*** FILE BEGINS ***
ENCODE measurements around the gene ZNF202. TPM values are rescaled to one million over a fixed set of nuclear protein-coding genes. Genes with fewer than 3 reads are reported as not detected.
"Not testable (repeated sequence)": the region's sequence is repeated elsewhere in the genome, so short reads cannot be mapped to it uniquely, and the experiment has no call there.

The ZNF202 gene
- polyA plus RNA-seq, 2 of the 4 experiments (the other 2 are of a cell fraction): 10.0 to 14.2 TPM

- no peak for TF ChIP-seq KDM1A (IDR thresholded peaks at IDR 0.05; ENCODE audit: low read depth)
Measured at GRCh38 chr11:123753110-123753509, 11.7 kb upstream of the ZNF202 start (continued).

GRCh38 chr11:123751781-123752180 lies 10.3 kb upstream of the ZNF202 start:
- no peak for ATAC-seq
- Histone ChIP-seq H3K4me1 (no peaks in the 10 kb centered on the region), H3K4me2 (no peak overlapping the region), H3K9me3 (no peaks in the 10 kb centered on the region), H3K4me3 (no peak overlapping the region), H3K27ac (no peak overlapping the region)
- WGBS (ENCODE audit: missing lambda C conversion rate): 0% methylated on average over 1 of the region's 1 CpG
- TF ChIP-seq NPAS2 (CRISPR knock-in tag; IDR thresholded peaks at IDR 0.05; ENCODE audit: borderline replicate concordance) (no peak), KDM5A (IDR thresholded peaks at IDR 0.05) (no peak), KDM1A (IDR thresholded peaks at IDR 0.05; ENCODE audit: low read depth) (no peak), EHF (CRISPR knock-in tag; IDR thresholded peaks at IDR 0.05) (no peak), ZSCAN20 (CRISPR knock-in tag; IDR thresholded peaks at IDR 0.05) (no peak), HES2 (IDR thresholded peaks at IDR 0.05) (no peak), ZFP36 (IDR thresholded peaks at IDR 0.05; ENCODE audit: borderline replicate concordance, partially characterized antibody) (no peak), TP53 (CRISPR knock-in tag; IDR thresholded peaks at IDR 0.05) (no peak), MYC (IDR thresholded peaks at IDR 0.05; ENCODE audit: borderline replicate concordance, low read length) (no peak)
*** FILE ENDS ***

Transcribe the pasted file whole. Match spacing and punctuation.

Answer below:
ENCODE measurements around the gene ZNF202. TPM values are rescaled to one million over a fixed set of nuclear protein-coding genes. Genes with fewer than 3 reads are reported as not detected.
"Not testable (repeated sequence)": the region's sequence is repeated elsewhere in the genome, so short reads cannot be mapped to it uniquely, and the experiment has no call there.

The ZNF202 gene
- polyA plus RNA-seq, 2 of the 4 experiments (the other 2 are of a cell fraction): 10.0 to 14.2 TPM

- no peak for TF ChIP-seq KDM1A (IDR thresholded peaks at IDR 0.05; ENCODE audit: low read depth)
Measured at GRCh38 chr11:123753110-123753509, 11.7 kb upstream of the ZNF202 start (continued).

GRCh38 chr11:123751781-123752180 lies 10.3 kb upstream of the ZNF202 start:
- no peak for ATAC-seq
- Histone ChIP-seq H3K4me1 (no peaks in the 10 kb centered on the region), H3K4me2 (no peak overlapping the region), H3K9me3 (no peaks in the 10 kb centered on the region), H3K4me3 (no peak overlapping the region), H3K27ac (no peak overlapping the region)
- WGBS (ENCODE audit: missing lambda C conversion rate): 0% methylated on average over 1 of the region's 1 CpG
- TF ChIP-seq NPAS2 (CRISPR knock-in tag; IDR thresholded peaks at IDR 0.05; ENCODE audit: borderline replicate concordance) (no peak), KDM5A (IDR thresholded peaks at IDR 0.05) (no peak), KDM1A (IDR thresholded peaks at IDR 0.05; ENCODE audit: low read depth) (no peak), EHF (CRISPR knock-in tag; IDR thresholded peaks at IDR 0.05) (no peak), ZSCAN20 (CRISPR knock-in tag; IDR thresholded peaks at IDR 0.05) (no peak), HES2 (IDR thresholded peaks at IDR 0.05) (no peak), ZFP36 (IDR thresholded peaks at IDR 0.05; ENCODE audit: borderline replicate concordance, partially characterized antibody) (no peak), TP53 (CRISPR knock-in tag; IDR thresholded peaks at IDR 0.05) (no peak), MYC (IDR thresholded peaks at IDR 0.05; ENCODE audit: borderline replicate concordance, low read length) (no peak)